“Winning the gold and the fame that came with it didn’t change me,” he says flatly. “I was still the ninth child in a large family from Wisconsin. What really changed for me were the opportunities that came my way, in terms of the people that I was able to meet, and still meet today, the friends that I’ve made, things like that. I am invited to celebrity golf tournaments, or other events that you wouldn’t ordinarily wouldn’t get invited to, so those are perks that I enjoy. That’s really the biggest way it changed my life. It’s allowed me to meet some great people. The negative part, as I’ve mentioned, is the lack of privacy. That was the biggest negative adjustment to becoming a celebrity, but celebrity is what you make of it. If you want to make a big deal of it then you will, you will find an entourage to walk around with, or whatever the case may be. But that’s not really me. It never has been, and it never will be.”
~ ~ ~
Jansen retired a few months after winning the gold medal in Lillehammer. In 1995, he won the prestigious AAU James E. Sullivan Award, presented annually to the most outstanding amateur athlete in the United States. The list of winners is long and impressive: Bobby Jones. Dick Button. Wilma Rudolph. Mark Spitz. Carl Lewis. Tim Tebow. Jansen’s year was so big that he nudged out golfing phenom Tiger Woods to win the award.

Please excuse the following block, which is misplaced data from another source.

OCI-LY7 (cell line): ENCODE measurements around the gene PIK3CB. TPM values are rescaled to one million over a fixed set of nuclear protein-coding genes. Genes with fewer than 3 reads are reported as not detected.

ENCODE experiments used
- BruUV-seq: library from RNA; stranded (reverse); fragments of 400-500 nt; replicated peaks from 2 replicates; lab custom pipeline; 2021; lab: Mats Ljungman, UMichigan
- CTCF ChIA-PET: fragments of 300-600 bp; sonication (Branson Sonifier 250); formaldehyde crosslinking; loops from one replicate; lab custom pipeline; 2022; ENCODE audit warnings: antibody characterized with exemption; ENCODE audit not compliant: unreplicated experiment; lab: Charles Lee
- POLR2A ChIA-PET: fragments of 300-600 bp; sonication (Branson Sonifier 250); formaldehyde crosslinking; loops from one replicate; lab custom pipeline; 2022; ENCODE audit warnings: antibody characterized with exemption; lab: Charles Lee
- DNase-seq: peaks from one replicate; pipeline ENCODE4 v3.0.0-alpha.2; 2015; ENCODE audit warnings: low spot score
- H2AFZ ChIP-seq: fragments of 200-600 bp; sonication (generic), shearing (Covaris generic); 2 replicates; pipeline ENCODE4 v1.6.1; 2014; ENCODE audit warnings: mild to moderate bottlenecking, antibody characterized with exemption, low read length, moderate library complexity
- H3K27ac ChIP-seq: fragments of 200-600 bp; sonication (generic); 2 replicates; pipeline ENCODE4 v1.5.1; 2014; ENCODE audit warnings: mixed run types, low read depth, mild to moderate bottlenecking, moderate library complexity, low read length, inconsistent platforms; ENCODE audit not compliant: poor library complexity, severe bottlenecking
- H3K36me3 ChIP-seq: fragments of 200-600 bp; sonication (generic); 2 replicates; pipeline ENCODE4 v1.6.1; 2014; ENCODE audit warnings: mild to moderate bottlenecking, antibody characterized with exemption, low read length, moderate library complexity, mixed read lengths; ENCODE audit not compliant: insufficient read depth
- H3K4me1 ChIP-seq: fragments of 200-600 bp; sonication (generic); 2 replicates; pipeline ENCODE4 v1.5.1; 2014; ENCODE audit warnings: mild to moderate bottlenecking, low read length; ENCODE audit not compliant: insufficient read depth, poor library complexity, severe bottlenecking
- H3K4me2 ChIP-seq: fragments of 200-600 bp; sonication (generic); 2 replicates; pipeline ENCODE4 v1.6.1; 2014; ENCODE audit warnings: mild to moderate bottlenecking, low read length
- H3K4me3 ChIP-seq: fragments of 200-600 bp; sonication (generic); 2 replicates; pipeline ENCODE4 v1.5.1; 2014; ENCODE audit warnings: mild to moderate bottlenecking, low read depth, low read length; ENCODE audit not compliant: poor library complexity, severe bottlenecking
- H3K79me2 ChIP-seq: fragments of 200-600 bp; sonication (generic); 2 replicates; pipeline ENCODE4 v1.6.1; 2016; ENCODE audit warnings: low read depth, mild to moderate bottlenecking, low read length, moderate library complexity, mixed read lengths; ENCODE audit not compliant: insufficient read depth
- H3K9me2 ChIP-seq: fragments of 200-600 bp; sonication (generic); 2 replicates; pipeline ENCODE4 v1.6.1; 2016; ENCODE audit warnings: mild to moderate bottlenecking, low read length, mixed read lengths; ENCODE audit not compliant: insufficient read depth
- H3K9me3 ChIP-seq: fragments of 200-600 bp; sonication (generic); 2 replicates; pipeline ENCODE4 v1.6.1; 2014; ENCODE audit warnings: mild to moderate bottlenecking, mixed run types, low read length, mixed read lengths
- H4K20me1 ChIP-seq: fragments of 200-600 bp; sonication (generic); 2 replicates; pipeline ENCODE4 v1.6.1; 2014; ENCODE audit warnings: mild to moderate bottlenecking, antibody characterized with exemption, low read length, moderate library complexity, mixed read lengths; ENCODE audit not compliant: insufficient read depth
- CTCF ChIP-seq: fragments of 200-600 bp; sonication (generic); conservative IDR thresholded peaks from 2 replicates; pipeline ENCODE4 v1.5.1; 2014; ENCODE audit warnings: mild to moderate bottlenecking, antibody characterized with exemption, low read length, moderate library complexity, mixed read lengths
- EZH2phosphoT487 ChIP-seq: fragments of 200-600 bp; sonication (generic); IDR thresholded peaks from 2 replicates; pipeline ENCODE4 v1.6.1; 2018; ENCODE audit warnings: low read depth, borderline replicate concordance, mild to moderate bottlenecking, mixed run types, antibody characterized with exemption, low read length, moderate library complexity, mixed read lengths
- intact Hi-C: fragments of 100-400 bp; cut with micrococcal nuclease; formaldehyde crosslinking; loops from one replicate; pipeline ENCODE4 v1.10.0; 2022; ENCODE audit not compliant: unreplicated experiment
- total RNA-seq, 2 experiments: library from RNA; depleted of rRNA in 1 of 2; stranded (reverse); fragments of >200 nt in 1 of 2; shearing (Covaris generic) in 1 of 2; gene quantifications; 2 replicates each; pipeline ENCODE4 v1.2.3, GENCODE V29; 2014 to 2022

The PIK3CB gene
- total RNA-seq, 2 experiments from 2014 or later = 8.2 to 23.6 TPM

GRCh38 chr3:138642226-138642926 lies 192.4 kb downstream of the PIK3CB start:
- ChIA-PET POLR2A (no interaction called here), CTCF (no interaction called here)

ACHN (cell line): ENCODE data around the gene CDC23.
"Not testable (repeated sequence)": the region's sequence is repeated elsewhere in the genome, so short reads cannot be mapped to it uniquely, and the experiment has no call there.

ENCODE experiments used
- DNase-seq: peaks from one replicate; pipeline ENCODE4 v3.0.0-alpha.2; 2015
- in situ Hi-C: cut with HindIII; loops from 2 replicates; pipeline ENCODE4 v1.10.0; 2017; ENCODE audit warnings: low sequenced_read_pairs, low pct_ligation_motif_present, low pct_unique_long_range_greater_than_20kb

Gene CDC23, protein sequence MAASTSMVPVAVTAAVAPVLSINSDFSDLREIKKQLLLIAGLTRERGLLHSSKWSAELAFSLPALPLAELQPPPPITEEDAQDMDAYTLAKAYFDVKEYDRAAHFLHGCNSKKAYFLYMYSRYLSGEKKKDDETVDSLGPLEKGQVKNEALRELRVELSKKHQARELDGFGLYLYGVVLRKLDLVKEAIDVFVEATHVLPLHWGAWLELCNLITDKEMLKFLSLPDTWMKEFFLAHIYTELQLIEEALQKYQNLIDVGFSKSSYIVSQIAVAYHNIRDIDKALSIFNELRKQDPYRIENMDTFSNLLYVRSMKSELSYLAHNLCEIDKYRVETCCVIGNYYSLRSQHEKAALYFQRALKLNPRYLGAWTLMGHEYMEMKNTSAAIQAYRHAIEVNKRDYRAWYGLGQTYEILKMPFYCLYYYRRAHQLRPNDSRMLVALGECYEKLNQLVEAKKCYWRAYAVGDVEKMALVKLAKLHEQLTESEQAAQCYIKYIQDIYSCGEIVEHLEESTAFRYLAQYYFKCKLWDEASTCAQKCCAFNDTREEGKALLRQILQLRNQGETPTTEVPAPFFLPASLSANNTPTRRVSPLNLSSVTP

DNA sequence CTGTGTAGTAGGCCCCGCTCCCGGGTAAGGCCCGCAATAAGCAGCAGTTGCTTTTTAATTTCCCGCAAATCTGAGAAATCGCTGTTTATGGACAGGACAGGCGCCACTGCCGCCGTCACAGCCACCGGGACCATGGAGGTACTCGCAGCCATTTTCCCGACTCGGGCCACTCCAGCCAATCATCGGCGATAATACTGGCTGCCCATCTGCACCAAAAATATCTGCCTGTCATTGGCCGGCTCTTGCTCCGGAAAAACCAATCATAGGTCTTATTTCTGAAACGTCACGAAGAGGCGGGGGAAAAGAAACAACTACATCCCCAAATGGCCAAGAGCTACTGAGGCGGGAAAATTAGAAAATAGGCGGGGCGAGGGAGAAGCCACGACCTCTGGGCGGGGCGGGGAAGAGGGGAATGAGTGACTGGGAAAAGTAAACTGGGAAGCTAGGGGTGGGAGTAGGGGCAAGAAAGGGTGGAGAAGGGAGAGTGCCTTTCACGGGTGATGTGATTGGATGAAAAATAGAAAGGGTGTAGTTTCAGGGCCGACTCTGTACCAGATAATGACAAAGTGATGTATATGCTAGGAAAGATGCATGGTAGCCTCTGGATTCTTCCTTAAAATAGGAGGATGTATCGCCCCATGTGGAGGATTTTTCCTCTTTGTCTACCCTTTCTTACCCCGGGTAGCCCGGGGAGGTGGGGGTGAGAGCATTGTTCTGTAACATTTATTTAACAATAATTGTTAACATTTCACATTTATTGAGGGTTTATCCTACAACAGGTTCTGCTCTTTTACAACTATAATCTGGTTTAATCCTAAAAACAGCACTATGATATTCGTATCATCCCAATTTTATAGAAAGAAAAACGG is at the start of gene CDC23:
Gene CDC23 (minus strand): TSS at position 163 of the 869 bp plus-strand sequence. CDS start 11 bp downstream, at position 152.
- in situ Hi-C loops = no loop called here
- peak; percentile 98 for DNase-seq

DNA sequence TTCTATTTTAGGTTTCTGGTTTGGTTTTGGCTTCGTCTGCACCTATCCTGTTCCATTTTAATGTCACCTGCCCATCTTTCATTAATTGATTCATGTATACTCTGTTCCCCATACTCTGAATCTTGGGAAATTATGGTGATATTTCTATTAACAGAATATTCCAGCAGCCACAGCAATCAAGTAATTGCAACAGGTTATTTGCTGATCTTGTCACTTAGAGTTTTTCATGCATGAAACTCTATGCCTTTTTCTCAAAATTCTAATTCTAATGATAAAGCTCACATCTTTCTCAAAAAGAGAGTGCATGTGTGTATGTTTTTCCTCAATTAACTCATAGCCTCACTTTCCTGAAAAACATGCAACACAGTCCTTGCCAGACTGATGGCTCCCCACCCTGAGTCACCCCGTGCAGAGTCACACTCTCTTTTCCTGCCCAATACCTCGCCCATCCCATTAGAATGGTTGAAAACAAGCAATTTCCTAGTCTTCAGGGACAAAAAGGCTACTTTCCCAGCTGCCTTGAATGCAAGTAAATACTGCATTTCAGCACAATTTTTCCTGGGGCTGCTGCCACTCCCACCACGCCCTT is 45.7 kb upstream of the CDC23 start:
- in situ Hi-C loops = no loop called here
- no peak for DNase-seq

“You know, I think it’s one of the lesser-known things about me, and even one of the lesser-known awards, so I’m glad that you’ve brought that up,” Jansen says. “For me, the Sullivan Award is one of the most special awards out there. It’s recognition as the top amateur athlete in the United States, and it covers all sports. I remember winning it – I was sitting next to Tiger Woods, he was nominated that year. Tiger was still in college and competing as an amateur golfer. It was right before he turned pro. Charlie Ward was also there, as well as several others. It’s just a great award to look back on, and again, it’s rarely pointed out. Whenever I’m introduced, the lead-in is always about the gold medal, and the Sullivan Award is rarely mentioned. But for me, winning that award was very cool. When somebody wins the Heisman Trophy, they are part of that pantheon forever. People know all about the Heisman and who the winners are, but most don’t know about the Sullivan Award winner. Eric Heiden and Bonnie Blair are both Sullivan Award winners. Having three speed skaters win the award is pretty cool.”